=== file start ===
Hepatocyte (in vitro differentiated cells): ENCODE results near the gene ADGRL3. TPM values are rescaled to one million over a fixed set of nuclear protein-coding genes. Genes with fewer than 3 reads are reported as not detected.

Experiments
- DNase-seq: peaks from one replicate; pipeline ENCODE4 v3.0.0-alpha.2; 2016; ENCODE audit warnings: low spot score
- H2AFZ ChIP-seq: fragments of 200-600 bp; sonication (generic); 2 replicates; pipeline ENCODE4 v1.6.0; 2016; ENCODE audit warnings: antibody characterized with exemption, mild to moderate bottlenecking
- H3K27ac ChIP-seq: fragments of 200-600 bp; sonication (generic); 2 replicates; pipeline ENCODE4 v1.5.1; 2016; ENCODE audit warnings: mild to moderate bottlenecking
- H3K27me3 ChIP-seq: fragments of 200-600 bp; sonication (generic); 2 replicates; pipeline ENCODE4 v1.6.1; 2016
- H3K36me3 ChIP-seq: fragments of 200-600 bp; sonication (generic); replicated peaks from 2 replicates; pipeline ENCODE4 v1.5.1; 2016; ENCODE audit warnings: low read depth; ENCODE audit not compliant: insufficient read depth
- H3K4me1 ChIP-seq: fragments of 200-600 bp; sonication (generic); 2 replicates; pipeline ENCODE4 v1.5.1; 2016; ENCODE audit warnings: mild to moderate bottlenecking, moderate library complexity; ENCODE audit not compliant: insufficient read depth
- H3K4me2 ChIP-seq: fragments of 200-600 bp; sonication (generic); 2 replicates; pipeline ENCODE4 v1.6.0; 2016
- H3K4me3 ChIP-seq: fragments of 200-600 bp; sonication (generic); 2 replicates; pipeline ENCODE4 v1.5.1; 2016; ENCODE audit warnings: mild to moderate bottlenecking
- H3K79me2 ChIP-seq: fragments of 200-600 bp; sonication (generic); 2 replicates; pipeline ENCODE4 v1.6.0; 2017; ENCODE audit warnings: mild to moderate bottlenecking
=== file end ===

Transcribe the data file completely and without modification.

Hepatocyte (in vitro differentiated cells): ENCODE results near the gene ADGRL3. TPM values are rescaled to one million over a fixed set of nuclear protein-coding genes. Genes with fewer than 3 reads are reported as not detected.

Experiments
- DNase-seq: peaks from one replicate; pipeline ENCODE4 v3.0.0-alpha.2; 2016; ENCODE audit warnings: low spot score
- H2AFZ ChIP-seq: fragments of 200-600 bp; sonication (generic); 2 replicates; pipeline ENCODE4 v1.6.0; 2016; ENCODE audit warnings: antibody characterized with exemption, mild to moderate bottlenecking
- H3K27ac ChIP-seq: fragments of 200-600 bp; sonication (generic); 2 replicates; pipeline ENCODE4 v1.5.1; 2016; ENCODE audit warnings: mild to moderate bottlenecking
- H3K27me3 ChIP-seq: fragments of 200-600 bp; sonication (generic); 2 replicates; pipeline ENCODE4 v1.6.1; 2016
- H3K36me3 ChIP-seq: fragments of 200-600 bp; sonication (generic); replicated peaks from 2 replicates; pipeline ENCODE4 v1.5.1; 2016; ENCODE audit warnings: low read depth; ENCODE audit not compliant: insufficient read depth
- H3K4me1 ChIP-seq: fragments of 200-600 bp; sonication (generic); 2 replicates; pipeline ENCODE4 v1.5.1; 2016; ENCODE audit warnings: mild to moderate bottlenecking, moderate library complexity; ENCODE audit not compliant: insufficient read depth
- H3K4me2 ChIP-seq: fragments of 200-600 bp; sonication (generic); 2 replicates; pipeline ENCODE4 v1.6.0; 2016
- H3K4me3 ChIP-seq: fragments of 200-600 bp; sonication (generic); 2 replicates; pipeline ENCODE4 v1.5.1; 2016; ENCODE audit warnings: mild to moderate bottlenecking
- H3K79me2 ChIP-seq: fragments of 200-600 bp; sonication (generic); 2 replicates; pipeline ENCODE4 v1.6.0; 2017; ENCODE audit warnings: mild to moderate bottlenecking